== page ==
Format

Send to

Choose Destination
J Womens Health (Larchmt). 2016 Feb;25(2):155-65. doi: 10.1089/jwh.2015.5292. Epub 2015 Oct 8.

Predictors of Postpartum Depression Among Immigrant Women in the Year After Childbirth.

Author information

1
1 School of Nursing, McMaster University , Hamilton, Canada .
2
2 School of Nursing, University of Ottawa , Ottawa, Canada .
3
3 Department of Clinical Epidemiology and Biostatistics, McMaster University , Hamilton, Canada .
4
4 School of Geography and Earth Sciences, McMaster University , Hamilton, Canada .

Abstract

BACKGROUND:

Immigrant women are at increased risk for postpartum depression (PPD). The factors that influence PPD among immigrant women are poorly understood. The purpose of this study was to identify individual- and community-level factors predictive of PPD among immigrant women living in a large Ontario city at 6 weeks, 6 months, and 1 year postpartum.

METHODS:

The study involved a secondary analysis of a prospective cohort study, The Ontario Mother and Infant Study 3. This study included 519 immigrant women who were recruited from two hospitals in one urban city and delivered full-term singleton infants. Women completed a written questionnaire in hospital, followed by structured telephone interviews at 6 weeks, 6 months, and 1 year after hospital discharge. Generalized estimating equations were used to explore factors associated with PPD, measured using the Edinburgh Postnatal Depression Scale (EPDS) and two thresholds for depression (≥12 and ≥9).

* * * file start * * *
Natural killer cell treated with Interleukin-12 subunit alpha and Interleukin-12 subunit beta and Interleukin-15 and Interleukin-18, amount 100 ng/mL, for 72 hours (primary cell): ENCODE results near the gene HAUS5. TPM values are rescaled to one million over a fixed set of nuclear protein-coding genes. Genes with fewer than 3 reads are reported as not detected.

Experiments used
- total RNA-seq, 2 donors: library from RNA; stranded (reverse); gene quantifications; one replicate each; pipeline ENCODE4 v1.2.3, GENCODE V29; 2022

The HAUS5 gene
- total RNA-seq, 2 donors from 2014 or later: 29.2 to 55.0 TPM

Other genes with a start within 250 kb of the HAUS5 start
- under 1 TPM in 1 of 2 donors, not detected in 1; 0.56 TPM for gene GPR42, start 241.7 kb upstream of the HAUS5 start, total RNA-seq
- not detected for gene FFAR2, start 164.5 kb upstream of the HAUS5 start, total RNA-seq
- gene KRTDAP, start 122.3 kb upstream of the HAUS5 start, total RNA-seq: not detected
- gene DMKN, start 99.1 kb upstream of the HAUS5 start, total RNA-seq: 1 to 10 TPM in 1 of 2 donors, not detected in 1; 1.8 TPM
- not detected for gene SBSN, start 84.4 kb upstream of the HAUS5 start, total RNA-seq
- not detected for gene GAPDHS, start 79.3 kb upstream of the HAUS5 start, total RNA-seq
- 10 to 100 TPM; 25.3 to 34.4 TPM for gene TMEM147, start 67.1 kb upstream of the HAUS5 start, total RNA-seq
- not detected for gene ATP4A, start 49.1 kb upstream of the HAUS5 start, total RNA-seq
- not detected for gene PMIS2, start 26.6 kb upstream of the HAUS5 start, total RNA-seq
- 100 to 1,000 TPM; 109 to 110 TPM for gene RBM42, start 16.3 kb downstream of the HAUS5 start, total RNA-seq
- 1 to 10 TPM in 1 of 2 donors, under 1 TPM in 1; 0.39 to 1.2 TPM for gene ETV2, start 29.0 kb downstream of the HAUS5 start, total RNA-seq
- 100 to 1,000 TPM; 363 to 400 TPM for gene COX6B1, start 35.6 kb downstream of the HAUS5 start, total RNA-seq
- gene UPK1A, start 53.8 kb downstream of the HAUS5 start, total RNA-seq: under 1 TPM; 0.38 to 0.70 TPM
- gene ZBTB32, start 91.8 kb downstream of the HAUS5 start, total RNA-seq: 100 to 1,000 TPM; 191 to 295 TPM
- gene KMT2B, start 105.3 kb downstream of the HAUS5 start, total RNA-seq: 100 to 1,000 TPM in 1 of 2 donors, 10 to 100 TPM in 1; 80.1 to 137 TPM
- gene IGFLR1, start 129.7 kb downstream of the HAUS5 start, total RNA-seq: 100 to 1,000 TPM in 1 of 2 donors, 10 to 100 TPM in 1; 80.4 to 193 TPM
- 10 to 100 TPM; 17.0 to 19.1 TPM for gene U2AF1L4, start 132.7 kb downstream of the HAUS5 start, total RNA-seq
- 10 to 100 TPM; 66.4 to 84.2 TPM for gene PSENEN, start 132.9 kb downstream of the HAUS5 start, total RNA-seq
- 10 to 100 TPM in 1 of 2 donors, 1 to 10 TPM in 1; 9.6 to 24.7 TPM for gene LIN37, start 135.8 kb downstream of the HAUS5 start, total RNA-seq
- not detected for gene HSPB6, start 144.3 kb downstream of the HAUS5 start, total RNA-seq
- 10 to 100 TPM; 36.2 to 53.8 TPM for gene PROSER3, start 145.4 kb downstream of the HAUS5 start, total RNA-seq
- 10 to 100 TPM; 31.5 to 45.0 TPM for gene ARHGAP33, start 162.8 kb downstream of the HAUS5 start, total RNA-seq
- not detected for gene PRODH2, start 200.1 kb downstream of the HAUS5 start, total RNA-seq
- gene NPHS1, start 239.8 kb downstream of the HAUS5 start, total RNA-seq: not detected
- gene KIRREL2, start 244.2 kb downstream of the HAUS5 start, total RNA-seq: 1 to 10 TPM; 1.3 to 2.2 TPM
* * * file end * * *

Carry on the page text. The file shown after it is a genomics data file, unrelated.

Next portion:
RESULTS:

Rates of PPD at all time points were 8%-10% for EPDS scores of ≥12. For EPDS scores of ≥9, rates of PPD more than doubled at all time points. A lack of social support was strongly associated with PPD in all analyses. Living in Canada for ≤2 years, poor perceptions of health, and lower mental health functioning were other important predictors of PPD. Living in communities with a high prevalence of immigrants and low income also was associated with PPD.

CONCLUSIONS:

Complex individual and community-level factors are associated with PPD in immigrant women. Understanding these contextual factors can inform a multifaceted approach to addressing PPD.

PMID:
26447838
DOI:
10.1089/jwh.2015.5292
[Indexed for MEDLINE]

Supplemental Content

Full text links

Icon for Atypon
Loading ...
Support Center